All this ensures that everything is done in a fair and consistent way and gives the VOA a good picture of the level of rents being paid in an area for different types of property – all broken down to £s per square metres From this they can decide the rental value per square metre that should be used to value each property. It′s then just a simple matter of multiplying the rental value per square metre by the size of the property – taking into account again that some parts are more or less valuable – to give the total rental value which is used as a rateable value Job done. Of course, it′s a lot more involved for the professionally qualified surveyors who work for the VOA and do these valuations, but at least this gives you an idea of how it works.
How we measure your property (2 mins)
A look at what we take into account to get the right measurements for your property.
How exactly does the VOA measure your property?
Well, for a start, you can be assured that the measurement complies with the Royal Institution of Chartered Surveyors code. And, as the largest employer of surveyors in the country, our staff are professionally trained and equipped with the latest technology to ensure accuracy and consistency at all times. As for the measuring of non-domestic premises, we use two methods – the net internal area, or NIA most commonly used for measuring shops and offices – and the gross internal area, or GIA, used for industrial areas.
The method of measurement used does not make the rateable value any higher or lower as the same consistent method of measurement is used throughout the valuation process for the same property type.
Starting with NIA, this measures the usable area within a building, and excludes such things as toilets, cleaning cupboards, columns, stairwells and the like. You′ll find that most small and medium sized offices and shops are measured using the NIA method.
GIA on the other hand measures the whole enclosed area of the building within the external walls, including internal walls and partitions, WCs, columns, lift wells, stairwells and so on, but doesn′t include outside areas such as balconies, terraces, fire escapes, parking areas and anywhere with a ceiling height of less than one and a half meters. Quite often we will divide up the overall GIA so that we have separate measurements for part of the building that are of different qualities and put to different uses. For example, we will generally show separately the production area and administrative offices within a factory. If yours is a retail property, it′s also worth viewing our Zoning video on this site.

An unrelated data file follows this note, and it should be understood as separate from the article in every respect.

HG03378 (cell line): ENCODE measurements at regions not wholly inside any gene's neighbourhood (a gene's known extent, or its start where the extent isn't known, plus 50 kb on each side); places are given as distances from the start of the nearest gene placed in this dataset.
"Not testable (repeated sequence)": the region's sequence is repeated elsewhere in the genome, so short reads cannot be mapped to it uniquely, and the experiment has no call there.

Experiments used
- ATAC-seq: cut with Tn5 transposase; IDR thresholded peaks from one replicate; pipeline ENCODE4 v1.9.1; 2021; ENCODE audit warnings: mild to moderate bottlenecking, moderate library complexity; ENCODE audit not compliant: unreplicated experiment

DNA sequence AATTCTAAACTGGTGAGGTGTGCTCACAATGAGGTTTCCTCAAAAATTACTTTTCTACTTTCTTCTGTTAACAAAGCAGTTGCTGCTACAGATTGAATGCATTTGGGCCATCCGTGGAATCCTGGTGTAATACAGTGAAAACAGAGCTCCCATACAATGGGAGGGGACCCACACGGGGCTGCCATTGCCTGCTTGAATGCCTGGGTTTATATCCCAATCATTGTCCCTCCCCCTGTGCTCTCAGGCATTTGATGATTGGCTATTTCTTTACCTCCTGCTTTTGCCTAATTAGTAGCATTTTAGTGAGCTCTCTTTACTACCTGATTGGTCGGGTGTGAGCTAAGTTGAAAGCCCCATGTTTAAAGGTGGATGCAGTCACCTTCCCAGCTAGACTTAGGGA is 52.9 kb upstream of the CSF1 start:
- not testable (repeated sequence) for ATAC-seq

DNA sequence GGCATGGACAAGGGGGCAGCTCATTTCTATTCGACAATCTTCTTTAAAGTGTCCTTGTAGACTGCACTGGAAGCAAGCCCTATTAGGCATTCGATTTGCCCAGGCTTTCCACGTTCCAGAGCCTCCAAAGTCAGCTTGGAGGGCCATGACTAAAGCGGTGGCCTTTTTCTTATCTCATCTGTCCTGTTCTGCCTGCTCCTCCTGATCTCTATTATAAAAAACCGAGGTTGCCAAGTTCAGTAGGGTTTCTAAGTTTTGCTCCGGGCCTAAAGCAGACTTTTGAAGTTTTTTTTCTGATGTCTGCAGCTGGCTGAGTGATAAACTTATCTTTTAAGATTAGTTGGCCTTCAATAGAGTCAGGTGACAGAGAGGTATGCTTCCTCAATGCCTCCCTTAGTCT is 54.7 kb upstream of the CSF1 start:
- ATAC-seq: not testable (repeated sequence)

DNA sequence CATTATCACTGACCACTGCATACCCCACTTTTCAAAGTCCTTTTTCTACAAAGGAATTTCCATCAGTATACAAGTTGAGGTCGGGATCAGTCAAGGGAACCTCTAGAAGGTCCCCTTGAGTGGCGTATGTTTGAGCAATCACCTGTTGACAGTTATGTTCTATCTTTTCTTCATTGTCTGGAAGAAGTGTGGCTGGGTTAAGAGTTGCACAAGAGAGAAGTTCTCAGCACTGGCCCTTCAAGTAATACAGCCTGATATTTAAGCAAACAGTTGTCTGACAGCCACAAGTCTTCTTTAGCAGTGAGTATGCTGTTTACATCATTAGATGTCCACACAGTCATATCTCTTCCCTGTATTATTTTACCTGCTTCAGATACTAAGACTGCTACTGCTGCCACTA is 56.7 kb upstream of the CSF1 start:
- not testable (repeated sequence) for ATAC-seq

How zoning works (2 mins)
Confused by zone A, zone B etc? This video explains it really simply.
When I received my valuation from the VOA, I couldn′t understand why they were saying my shop had zone A, zone B and so on. So I called them up and now I′ve spoken to them, it makes good sense. So let me explain. We all know that anything which either helps or limits your sales – like the size or shape of the shop – will have an influence on its rental value. Well, the VOA uses what is called zoning to take these sorts of factors into account – and in fact it′s the standard way in which shops are looked at for rental valuation generally. Look at it this way – see my shop window? That′s the most valuable area. I use it to attract customers and to show them what I′ve got to offer. So the front of my shop is zone A.
Generally speaking, each zone covers the width of your shop and goes back to a to a depth of 6.1 metres, or 20 feet in old money. Now come inside and see the middle of my shop floor. Now I′ve got a lot of stock here, but people already have to be inside to see it and so it′s not such valuable space. So this is called zone B and is half as valuable as zone A. And see this area at the back where I keep odds and remnants? That attracts the least customers, so that′s zone C and is half as valuable again as zone B. If your shop extends further back than zone C – i.e. more than 18.3 metres – this is usually classed as the remainder and it′s half the value of C. Well that was all quite simple, but by using zoning the VOA can take account of all the different sizes and shapes of shops when looking at rental valuations. Further details on how the VOA measures can be found in a separate video on this website entitled ‘How we measure’.
Of course zoning isn′t used for all shops. For example, big supermarkets or department stores are valued at an overall price per square metre. But zoning is used for high street shops like mine, including hairdressing salons, most restaurants, betting shops and banks. And that′s basically all there is to zoning. Makes sense, doesn′t it?